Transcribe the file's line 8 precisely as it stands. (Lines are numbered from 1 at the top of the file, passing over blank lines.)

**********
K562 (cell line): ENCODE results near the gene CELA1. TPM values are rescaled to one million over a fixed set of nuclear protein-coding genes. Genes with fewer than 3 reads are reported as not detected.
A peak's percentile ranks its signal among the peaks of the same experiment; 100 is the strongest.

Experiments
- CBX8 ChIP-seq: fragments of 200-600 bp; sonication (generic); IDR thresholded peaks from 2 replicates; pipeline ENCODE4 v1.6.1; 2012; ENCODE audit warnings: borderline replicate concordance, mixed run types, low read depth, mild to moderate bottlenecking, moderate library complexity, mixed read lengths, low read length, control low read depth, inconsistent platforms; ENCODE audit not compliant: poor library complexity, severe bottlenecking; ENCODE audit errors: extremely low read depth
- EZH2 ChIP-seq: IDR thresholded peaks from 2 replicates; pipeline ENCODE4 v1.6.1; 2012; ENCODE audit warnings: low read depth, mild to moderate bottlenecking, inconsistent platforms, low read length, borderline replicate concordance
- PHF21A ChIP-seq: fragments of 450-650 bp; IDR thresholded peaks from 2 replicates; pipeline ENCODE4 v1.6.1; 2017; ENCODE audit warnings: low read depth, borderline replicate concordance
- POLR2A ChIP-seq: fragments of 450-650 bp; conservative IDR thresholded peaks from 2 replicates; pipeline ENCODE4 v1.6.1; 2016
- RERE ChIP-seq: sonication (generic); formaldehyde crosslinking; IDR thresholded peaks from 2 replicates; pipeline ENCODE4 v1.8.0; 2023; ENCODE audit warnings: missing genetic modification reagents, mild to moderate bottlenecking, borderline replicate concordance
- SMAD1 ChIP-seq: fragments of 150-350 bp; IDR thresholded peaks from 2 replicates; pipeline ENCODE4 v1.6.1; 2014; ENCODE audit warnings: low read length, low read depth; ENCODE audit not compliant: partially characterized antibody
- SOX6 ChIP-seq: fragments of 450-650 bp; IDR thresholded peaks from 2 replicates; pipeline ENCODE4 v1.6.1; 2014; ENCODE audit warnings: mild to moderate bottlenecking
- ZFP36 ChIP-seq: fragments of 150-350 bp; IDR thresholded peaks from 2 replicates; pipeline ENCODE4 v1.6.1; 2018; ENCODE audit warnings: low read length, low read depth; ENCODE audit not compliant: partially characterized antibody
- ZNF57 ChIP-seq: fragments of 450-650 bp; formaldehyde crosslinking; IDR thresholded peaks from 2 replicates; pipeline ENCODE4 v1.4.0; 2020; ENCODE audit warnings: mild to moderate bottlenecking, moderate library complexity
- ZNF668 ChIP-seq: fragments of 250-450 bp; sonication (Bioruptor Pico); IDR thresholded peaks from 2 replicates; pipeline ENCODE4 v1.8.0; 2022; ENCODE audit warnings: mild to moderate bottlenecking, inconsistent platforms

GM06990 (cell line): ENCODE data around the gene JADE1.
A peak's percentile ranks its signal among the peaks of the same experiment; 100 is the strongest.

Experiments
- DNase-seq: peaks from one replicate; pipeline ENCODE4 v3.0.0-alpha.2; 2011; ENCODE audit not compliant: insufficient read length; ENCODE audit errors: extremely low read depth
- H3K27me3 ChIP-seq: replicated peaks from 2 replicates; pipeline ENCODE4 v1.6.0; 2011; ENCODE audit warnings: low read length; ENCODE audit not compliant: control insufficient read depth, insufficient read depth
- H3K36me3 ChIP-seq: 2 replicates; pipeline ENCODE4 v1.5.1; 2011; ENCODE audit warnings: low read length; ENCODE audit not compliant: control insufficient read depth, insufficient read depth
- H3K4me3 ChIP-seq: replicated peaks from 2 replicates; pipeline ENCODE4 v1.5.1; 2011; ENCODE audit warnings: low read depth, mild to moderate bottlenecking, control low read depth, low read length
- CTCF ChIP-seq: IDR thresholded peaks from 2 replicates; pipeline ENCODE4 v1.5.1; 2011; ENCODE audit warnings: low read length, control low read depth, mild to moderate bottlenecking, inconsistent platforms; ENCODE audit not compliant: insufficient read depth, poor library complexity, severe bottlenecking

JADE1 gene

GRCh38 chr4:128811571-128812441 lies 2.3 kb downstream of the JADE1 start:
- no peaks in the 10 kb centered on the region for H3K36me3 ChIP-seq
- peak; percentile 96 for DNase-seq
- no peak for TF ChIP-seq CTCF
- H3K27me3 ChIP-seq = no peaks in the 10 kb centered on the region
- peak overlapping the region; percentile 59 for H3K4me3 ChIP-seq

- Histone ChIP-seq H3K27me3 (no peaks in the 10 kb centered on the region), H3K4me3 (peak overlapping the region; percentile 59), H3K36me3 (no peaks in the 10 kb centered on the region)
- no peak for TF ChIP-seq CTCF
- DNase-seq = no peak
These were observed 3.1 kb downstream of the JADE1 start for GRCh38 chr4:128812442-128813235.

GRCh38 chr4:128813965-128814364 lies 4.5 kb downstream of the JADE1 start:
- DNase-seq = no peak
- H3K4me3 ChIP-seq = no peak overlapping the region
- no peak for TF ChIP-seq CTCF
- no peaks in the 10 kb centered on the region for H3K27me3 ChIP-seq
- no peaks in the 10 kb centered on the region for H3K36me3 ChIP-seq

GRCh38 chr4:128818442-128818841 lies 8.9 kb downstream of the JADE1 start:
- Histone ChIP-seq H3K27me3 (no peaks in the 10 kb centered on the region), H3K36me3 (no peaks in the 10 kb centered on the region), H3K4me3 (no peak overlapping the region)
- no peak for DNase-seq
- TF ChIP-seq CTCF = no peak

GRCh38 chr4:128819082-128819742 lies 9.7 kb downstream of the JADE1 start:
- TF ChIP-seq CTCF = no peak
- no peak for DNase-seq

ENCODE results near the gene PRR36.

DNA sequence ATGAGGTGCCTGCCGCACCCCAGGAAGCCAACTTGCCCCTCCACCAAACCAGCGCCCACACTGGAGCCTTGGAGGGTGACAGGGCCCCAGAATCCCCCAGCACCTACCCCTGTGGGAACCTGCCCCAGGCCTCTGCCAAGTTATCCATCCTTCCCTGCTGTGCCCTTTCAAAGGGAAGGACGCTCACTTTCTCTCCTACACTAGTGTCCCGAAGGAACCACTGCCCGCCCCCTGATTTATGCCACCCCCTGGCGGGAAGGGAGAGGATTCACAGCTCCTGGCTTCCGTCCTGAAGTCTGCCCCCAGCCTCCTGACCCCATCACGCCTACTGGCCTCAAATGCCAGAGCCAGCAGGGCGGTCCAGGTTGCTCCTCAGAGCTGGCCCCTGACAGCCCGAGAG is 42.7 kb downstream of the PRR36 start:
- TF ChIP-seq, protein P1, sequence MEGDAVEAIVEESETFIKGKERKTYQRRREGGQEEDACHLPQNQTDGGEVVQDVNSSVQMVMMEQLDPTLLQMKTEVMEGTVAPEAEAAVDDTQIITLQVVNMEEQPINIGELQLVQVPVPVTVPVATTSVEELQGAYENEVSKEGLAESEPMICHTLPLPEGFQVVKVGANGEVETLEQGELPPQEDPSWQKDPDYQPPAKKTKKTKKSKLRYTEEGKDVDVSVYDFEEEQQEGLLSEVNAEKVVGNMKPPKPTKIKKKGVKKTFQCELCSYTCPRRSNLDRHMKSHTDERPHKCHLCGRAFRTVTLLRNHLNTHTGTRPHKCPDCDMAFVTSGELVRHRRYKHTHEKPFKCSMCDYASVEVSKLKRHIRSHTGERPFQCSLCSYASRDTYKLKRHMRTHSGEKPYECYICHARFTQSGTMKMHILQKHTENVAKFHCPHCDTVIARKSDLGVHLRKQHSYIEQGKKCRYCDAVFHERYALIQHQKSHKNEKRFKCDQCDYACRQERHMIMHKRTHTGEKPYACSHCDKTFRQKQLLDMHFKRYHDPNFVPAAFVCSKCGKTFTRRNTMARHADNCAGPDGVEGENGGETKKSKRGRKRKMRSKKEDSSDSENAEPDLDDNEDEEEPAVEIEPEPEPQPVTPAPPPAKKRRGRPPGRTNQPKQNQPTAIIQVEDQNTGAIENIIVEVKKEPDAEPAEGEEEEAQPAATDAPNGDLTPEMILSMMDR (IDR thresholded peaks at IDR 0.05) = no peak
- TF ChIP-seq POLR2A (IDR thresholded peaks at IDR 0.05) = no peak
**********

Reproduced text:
- RERE ChIP-seq: sonication (generic); formaldehyde crosslinking; IDR thresholded peaks from 2 replicates; pipeline ENCODE4 v1.8.0; 2023; ENCODE audit warnings: missing genetic modification reagents, mild to moderate bottlenecking, borderline replicate concordance